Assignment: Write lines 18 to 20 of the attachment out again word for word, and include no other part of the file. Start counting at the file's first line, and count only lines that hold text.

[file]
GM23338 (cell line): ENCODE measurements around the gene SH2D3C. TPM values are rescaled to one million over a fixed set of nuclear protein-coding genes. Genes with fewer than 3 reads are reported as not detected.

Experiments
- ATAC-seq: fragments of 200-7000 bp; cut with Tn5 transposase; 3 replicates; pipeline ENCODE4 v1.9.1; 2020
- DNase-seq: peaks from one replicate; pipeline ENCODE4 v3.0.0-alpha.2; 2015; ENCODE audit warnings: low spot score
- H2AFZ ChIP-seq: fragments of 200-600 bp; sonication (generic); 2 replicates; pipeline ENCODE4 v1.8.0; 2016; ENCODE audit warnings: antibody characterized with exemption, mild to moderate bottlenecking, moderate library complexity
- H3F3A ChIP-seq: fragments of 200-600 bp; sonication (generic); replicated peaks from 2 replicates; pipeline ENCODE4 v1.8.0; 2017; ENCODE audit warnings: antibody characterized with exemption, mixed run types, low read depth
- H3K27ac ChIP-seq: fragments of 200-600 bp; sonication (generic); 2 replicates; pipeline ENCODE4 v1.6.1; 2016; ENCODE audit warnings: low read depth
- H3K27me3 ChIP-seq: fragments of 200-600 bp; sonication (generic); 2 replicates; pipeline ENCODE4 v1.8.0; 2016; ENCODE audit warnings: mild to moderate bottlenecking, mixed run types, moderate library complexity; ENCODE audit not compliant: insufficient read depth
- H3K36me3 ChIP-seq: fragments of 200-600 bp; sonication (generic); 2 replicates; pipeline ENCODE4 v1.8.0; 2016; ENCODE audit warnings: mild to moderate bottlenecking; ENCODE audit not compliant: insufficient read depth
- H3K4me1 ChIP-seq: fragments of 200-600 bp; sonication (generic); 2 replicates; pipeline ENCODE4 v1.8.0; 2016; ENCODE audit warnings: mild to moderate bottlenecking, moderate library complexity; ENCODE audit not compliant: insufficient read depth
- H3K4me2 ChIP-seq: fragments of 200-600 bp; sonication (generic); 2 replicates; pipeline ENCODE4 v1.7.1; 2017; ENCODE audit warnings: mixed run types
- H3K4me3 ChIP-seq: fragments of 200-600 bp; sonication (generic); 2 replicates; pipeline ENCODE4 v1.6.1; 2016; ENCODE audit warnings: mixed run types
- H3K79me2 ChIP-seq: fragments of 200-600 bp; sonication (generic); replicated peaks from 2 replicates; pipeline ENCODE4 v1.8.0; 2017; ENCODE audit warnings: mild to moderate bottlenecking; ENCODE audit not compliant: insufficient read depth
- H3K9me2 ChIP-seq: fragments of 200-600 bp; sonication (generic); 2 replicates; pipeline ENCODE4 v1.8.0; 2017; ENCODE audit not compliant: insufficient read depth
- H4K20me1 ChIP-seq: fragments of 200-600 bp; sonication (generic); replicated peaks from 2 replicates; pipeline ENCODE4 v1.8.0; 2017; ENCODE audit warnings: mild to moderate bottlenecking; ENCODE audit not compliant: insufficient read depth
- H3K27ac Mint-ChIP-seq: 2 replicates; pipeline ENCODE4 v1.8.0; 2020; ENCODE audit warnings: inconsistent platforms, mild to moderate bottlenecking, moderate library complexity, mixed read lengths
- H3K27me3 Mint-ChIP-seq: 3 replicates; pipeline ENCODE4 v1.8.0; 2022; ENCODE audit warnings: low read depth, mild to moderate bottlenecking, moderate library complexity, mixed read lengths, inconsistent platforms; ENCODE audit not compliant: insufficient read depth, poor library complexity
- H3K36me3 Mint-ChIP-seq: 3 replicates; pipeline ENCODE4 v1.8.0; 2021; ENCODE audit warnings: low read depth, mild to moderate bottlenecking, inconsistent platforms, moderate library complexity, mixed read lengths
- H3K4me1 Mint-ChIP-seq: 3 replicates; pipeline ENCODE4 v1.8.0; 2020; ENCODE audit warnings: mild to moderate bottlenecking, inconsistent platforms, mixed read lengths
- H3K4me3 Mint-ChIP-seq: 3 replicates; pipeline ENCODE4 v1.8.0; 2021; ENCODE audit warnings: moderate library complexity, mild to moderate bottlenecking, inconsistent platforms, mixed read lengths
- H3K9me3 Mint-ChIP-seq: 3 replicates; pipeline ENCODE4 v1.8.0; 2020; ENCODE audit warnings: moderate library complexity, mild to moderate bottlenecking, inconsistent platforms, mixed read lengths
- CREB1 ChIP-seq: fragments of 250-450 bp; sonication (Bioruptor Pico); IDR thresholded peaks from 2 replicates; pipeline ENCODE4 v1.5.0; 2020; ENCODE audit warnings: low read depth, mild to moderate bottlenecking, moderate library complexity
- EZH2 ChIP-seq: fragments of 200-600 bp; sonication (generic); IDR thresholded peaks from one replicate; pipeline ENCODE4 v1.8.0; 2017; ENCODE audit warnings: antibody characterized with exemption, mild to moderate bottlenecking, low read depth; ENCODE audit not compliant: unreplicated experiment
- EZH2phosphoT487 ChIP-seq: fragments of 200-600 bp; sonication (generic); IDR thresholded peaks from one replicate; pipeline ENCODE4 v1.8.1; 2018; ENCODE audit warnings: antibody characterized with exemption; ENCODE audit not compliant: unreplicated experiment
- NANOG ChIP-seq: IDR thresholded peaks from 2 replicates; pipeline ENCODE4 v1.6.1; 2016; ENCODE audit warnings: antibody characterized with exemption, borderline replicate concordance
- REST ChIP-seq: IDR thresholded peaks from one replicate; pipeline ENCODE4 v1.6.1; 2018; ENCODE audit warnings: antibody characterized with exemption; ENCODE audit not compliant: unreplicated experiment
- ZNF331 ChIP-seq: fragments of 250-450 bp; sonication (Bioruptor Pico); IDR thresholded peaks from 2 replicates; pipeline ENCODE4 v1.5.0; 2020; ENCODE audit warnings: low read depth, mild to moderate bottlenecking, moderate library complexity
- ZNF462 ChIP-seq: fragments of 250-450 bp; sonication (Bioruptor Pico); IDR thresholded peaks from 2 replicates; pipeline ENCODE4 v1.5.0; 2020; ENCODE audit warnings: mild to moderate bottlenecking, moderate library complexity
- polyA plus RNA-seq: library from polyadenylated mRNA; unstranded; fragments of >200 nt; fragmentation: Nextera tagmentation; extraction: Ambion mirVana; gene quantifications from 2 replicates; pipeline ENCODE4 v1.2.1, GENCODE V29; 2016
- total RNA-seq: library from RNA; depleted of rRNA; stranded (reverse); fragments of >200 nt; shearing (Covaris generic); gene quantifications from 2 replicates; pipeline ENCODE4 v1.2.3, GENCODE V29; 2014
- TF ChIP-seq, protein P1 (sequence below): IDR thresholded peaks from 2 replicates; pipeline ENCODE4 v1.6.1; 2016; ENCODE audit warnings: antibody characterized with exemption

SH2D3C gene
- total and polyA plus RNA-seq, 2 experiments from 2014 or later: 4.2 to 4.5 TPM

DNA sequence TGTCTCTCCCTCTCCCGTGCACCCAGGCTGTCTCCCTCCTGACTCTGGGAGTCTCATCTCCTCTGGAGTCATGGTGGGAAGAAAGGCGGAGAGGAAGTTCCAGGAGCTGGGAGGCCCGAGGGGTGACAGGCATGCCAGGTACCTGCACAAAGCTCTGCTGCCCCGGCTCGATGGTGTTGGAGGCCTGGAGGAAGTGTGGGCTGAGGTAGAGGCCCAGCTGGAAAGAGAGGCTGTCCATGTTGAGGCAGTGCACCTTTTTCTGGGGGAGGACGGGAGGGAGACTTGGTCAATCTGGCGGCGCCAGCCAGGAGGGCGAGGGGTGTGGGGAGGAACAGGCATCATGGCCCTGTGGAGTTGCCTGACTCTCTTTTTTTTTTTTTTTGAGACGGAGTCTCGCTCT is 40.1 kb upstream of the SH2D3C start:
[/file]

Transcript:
- H3K36me3 Mint-ChIP-seq: 3 replicates; pipeline ENCODE4 v1.8.0; 2021; ENCODE audit warnings: low read depth, mild to moderate bottlenecking, inconsistent platforms, moderate library complexity, mixed read lengths
- H3K4me1 Mint-ChIP-seq: 3 replicates; pipeline ENCODE4 v1.8.0; 2020; ENCODE audit warnings: mild to moderate bottlenecking, inconsistent platforms, mixed read lengths
- H3K4me3 Mint-ChIP-seq: 3 replicates; pipeline ENCODE4 v1.8.0; 2021; ENCODE audit warnings: moderate library complexity, mild to moderate bottlenecking, inconsistent platforms, mixed read lengths